Frank Farina, the former golden boy of Australian football, yesterday became the new head coach of Sydney FC.
After three years in the wilderness since being sacked by Brisbane Roar for drink driving, Farina makes his return to the most difficult coaching job in the country.
Farina becomes the seventh coach at Sydney FC, taking a Sky Blues side that are anchored to the bottom of the table and in their worst vein of form in years.
Hiring an Australian coach who understands the A-League – despite the apparent shortages in the local market – was always likely at this point in the season.
However, after being only offered a deal until the end of the season, the pressure on Farina to get Sydney FC performing is enormous. If he fails to kick start Sydney’s season, it seems highly unlikely that the board will extend his contract.
With Alessandro Del Piero in the squad for this season and the next, there is little time for Sydney to dither or rebuild. To reap an adequate reward for their investment, the board needs success fast.
It is difficult not to compare Farina’s task with Rafael Benitez’s at Chelsea. Both have replaced coaches that are highly popular with fans, and both are expected to get quick results with a squad that isn’t of their own making. Don’t be surprised if Farina and Benitez are both just stop-gaps for the rest of the season.
In many ways, Frank Farina could be on a hiding to nothing.
There is no question that Farina is an experienced Australian coach. After relatively successful stints with the Brisbane Strikers and Marconi-Fairfield, Farina was thrown into the deep end early with the Socceroos, taking the job in 1999 after Terry Venables.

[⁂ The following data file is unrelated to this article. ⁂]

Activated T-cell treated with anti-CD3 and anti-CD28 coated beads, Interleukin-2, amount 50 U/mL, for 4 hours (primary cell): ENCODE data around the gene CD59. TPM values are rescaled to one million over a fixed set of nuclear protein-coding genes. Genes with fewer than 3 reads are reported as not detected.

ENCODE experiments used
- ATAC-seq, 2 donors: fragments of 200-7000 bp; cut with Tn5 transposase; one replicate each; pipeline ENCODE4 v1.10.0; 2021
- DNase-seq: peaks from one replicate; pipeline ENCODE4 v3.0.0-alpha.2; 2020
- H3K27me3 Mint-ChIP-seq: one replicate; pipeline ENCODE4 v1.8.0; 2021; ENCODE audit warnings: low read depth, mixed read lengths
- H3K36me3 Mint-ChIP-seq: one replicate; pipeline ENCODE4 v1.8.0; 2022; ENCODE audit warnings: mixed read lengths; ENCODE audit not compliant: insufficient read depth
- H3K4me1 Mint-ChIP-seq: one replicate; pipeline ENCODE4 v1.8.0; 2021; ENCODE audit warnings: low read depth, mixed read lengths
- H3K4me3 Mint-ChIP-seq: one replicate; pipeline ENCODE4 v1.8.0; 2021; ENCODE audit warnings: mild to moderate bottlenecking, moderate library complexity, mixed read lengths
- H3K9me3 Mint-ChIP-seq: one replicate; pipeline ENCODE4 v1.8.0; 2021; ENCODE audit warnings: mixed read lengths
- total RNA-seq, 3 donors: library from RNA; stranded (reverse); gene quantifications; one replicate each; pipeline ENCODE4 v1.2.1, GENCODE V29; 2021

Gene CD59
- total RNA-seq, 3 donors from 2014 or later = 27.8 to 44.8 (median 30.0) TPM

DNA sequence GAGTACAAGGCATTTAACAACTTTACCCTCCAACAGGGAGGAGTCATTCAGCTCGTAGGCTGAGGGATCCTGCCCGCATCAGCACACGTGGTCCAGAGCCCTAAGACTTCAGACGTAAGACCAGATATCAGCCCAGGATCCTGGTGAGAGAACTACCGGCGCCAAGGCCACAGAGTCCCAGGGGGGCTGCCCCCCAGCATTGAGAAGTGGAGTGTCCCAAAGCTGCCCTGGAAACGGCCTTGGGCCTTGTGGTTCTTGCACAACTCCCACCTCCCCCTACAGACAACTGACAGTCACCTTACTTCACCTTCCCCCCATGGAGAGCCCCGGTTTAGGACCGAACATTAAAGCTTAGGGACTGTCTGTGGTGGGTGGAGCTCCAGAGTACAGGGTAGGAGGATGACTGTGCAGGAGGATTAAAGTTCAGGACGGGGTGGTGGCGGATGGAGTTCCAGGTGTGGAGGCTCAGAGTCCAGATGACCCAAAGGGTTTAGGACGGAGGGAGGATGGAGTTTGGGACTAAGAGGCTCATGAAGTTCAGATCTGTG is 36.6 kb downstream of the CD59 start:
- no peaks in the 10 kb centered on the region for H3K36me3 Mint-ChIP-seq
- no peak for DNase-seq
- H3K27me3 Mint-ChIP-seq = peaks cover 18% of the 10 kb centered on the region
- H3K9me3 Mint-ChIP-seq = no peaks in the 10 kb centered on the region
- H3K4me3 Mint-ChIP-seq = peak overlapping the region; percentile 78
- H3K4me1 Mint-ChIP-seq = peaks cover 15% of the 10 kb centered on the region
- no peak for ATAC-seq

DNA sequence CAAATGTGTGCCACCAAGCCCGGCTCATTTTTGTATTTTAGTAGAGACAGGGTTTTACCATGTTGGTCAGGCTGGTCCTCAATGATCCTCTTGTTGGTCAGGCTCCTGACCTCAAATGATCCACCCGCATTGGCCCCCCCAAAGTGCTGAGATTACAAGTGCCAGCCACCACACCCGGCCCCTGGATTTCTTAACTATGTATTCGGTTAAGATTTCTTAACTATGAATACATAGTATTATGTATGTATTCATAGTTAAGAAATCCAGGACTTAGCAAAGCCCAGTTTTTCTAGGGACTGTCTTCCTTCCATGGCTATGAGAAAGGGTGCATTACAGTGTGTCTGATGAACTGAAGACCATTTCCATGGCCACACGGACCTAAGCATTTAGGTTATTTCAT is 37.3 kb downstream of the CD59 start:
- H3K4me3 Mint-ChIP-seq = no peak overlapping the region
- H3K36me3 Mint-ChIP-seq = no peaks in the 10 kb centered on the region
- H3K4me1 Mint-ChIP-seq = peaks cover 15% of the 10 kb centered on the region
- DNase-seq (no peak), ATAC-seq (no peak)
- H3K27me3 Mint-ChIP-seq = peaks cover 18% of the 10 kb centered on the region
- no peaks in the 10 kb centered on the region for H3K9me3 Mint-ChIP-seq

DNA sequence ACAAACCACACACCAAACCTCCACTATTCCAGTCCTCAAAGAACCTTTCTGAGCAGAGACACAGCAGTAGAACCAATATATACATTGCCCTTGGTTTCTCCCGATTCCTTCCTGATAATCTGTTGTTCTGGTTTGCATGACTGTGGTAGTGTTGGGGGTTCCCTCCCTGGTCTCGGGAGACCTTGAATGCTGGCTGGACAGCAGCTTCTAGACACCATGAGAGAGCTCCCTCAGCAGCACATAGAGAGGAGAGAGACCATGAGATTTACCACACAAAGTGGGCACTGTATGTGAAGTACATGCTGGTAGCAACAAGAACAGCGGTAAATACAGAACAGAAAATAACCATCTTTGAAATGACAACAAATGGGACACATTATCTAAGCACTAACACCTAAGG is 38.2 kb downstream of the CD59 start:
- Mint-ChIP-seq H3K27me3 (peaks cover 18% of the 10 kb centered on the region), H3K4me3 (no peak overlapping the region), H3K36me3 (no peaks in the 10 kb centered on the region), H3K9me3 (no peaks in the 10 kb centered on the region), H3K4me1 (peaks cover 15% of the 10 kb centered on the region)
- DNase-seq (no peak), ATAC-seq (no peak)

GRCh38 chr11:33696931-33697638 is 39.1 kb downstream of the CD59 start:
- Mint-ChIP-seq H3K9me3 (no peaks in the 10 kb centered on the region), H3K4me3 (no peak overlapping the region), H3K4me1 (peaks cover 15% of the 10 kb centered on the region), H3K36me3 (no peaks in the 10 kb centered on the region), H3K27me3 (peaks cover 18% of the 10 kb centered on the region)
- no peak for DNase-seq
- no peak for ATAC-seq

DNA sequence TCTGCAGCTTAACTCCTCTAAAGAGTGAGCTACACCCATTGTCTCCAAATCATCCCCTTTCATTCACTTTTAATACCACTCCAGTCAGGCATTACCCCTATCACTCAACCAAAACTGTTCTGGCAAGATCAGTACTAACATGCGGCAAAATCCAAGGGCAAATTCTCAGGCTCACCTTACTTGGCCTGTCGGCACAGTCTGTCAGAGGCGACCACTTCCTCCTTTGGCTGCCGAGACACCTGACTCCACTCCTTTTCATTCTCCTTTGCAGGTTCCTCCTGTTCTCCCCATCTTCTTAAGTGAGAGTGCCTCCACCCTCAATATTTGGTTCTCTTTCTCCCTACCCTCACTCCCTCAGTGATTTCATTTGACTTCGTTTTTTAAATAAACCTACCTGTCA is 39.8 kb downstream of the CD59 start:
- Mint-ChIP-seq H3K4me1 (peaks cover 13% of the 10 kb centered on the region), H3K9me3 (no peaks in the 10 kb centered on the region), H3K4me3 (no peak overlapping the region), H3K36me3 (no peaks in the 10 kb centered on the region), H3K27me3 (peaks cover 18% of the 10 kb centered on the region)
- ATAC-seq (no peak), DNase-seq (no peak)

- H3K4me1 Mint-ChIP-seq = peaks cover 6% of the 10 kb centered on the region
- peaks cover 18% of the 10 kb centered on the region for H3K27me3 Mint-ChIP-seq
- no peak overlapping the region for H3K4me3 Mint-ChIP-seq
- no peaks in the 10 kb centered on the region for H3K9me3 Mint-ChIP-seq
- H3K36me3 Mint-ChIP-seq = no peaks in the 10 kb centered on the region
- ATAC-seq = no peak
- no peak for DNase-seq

Like Graham Arnold, Farina took over the Socceroos long before he was ready for the job. Both did the governing body a favour, perhaps to the detriment of their long-term development as coaches.
Indeed, Farina has the somewhat ignominious record of being replaced by coaches who went on to have magnificent results after him.
Guus Hiddink added discipline and style to the Socceroos, and tightened their leaky defence. Similarly, when Ange Postecoglou took over at Brisbane Roar, Farina’s ‘mates’ were eschewed for a younger, fresher and more disciplined squad.
Both the Socceroos and the Roar, unfortunately for Farina, looked and played far better after he’d departed the scene.
Whether or not this was simply a cruel coincidence is difficult to say. Yet one of the common threads between Hiddink and Postecoglou was that they managed to get the best out of their younger players, while disciplining or forcing out older established players.
Hiddink regularly benched Harry Kewell and Tim Cahill, while fast-tracking fringe players Jason Culina and Luke Wilkshire into the starting eleven. Similarly, Postecoglou turned Luke DeVere and Matt McKay into high-quality perfformers at the expense of veterans Charlie Miller and Craig Moore.
With this in mind, is Farina the appropriate man for the job at Sydney?
There will remain questions over Farina’s ability to control Sydney’s senior players while promoting the club’s considerable young talent. Young players like Seb Ryall, Dimitri Petratos, Rhyan Grant, Mitch Malia, Hagi Gligor and particularly Terry Antonis all have the ability to perform at the top level, given the right opportunity and guidance.
Fixing Sydney’s leaky defence, however, will be priority number one for Frank Farina.
Its true that everybody deserves a second chance. With renaissance man John Kosmina in career-best form at Adelaide, this might be the chance Farina needs to rejuvenate his own career. However, being thrown into the spotlight in the most volatile coaching position in the competition is hardly the ideal place for redemption.
Good luck to him. Let’s hope that his exile from the local game has given him the time and space to develop and learn his craft. The tactical standard of the A-League has risen considerably since 2009. Fans now expect their team to win with style.
Will Frank Farina, the blast from the past, be able to catch up?